Greeting WOW members and Web Professionals everywhere!
For today’s podcast, I sat down with Dan Connolly, Technical Staff at the World Wide Web Consortium (W3C) with a request that he summarize his keynote session that took place in Denver, CO. last month.
Dan Connolly is a research scientist at the MIT Computer Science and Artificial Intelligence Laboratory (CSAIL) in the Decentralized Information Group (DIG) and a member of the technical staff of the World Wide Web Consortium (W3C). His research interest is investigating the value of formal descriptions of complex systems like the Web, especially in the consensus-building process.
In 1995, Dan moved to Cambridge, Massachusetts to join the W3C staff at MIT. From 1995 to 1997, during the intense struggle between Microsoft Internet Explorer and Netscape Navigator, Dan chaired the working group that preserved HTML as an open standard.
Check out today’s three minute podcast on the Web Professional Minute website.
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Bill Cullifer, Web Professional Minute: I am here with Dan Connolly, technical staff from the W3C at the Web Directions North Conference in Denver. Good morning Dan and thanks for agreeing to this interview.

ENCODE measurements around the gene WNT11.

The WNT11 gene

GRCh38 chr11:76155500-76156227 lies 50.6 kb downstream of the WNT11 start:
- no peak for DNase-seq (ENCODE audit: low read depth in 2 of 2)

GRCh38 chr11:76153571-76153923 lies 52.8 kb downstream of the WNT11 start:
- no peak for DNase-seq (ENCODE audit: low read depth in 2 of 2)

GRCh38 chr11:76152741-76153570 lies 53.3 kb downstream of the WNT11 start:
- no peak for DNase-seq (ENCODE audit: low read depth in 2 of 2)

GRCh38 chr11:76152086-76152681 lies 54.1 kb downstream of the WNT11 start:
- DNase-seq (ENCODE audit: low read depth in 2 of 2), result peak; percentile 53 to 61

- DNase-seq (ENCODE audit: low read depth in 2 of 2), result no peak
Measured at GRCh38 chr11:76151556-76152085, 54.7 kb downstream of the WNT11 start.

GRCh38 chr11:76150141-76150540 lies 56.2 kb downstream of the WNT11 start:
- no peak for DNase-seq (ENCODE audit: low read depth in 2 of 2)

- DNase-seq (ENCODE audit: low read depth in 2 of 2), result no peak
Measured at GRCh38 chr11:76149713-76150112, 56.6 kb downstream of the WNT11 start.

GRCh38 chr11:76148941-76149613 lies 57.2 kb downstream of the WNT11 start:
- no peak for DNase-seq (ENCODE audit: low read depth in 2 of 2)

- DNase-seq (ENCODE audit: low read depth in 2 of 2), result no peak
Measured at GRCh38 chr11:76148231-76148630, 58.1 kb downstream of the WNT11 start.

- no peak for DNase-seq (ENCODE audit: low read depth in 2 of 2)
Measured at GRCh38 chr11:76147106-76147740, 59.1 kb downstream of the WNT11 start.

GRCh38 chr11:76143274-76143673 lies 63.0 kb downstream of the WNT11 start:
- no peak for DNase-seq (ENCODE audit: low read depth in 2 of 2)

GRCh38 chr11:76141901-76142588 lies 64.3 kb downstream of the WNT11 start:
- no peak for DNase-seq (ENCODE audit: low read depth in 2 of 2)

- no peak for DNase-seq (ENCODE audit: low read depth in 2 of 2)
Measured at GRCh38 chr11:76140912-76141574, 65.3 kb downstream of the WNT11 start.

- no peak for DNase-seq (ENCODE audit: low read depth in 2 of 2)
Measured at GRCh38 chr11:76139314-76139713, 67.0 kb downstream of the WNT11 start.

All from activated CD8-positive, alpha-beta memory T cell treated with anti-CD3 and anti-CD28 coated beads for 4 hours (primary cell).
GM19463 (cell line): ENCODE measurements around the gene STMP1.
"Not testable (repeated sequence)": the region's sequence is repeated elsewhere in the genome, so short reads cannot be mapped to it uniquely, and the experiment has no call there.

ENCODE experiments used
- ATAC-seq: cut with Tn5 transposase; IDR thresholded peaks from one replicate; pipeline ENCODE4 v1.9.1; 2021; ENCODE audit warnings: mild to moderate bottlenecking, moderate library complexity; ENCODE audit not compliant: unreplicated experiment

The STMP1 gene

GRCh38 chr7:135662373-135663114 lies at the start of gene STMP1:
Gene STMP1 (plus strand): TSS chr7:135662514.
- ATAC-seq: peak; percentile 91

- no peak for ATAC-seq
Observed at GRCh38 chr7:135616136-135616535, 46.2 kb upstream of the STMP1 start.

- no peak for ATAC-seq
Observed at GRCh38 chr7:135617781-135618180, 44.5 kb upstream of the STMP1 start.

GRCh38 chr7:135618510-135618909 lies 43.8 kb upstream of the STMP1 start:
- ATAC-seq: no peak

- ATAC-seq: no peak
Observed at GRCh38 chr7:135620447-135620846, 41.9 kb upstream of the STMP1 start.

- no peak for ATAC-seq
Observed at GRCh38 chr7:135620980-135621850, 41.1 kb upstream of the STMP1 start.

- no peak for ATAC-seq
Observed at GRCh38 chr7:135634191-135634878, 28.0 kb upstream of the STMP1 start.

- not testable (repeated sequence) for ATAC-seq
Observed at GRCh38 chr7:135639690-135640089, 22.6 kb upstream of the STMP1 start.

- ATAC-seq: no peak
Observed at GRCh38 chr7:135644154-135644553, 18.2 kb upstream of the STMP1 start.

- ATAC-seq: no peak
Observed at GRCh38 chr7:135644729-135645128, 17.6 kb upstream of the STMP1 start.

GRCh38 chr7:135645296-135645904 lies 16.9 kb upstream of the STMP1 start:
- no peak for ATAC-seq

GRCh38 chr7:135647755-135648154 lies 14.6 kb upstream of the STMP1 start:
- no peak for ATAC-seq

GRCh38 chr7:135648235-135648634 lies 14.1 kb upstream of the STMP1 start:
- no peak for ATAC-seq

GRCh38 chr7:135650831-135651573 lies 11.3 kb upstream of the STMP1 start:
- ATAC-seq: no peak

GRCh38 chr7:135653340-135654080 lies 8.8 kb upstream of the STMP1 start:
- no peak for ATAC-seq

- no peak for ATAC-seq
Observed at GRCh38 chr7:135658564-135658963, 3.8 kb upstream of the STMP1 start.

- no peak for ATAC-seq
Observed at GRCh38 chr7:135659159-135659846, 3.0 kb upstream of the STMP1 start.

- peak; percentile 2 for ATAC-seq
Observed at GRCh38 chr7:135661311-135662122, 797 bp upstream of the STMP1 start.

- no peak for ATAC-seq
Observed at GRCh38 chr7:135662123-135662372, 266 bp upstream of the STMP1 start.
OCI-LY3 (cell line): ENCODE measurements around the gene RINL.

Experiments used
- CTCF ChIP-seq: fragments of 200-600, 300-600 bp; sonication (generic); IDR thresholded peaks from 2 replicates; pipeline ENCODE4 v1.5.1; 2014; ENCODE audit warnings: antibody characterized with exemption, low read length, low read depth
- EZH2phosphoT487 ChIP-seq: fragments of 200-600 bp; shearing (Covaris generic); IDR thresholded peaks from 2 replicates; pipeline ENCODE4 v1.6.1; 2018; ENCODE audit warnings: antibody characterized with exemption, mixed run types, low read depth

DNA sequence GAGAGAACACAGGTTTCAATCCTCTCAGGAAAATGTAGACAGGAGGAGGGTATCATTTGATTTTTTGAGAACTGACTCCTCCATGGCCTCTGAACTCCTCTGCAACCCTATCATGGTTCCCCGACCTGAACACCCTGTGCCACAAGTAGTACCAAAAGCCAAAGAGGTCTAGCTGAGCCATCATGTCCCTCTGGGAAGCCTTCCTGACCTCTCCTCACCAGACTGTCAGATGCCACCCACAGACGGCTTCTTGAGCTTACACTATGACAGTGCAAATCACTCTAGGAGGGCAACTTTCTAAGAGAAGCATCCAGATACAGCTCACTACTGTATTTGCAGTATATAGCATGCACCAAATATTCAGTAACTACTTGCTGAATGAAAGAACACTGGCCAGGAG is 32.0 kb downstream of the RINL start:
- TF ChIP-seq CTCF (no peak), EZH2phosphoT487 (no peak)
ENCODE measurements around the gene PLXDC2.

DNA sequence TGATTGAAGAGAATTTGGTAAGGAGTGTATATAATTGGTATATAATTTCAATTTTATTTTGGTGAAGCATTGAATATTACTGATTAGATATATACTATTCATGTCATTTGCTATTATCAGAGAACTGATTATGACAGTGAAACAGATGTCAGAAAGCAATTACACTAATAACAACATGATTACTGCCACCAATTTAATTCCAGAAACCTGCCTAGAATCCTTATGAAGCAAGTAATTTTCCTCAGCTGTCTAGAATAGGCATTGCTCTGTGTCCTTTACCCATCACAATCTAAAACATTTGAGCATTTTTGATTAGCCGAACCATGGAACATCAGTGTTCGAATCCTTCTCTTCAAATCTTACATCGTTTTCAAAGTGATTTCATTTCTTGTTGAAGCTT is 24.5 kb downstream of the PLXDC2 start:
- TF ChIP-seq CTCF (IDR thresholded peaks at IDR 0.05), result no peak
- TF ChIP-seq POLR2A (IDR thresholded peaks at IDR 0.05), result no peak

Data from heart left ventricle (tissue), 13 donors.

Dan Connolly: Good morning.
Bill Cullifer, Web Professional Minute:: Dan, you gave a presentation this morning on a variety of W3C topics, kind of a landscape of the web as we know it today. Can you summarize that session for the subscribes of this podcast?
Dan Connolly: Sure. I think I will use a different question somebody asked at another conference was okay, with technology where anybody can make a radio show, does that mean we are all artists or whatever? The technology is available for everybody and one of the people that had been an artist for a long time sort of had a really good answer which was that it doesn’t mean we are all artists, but we are all responsible for our aesthetic choices. So, I talked a little bit about the balance between proprietary technologies and open standards and stuff and the web is kind of everywhere and everybody has got a choice about how they are going to be a part of it and so you can contribute, you can watch you know and if you don’t make choices, your choices are going to be made for you and this is happening everywhere from government to technology and art and everything in between. So, I think, I was trying to give people a sense of let’s zoom out and look at this technology that’s interacting with our society. It’s changing economics over time and in the course of a day and so yeah, the web used to be… I got in as a technical thing, but now it is connected with a lot of stuff with family and culture and life.
Bill Cullifer, Web Professional Minute: Yeah, very well said. If I am a teacher and I am listening to this podcast and I am looking out in the landscape[Phonetic] in terms of opportunity for employing people, would you have any specific recommendations on areas that they should essentially focus in on?
Bill Cullifer, Web Professional Minute: Excellent. Thank you for your thoughts and for your time today.
Dan Connolly: Right.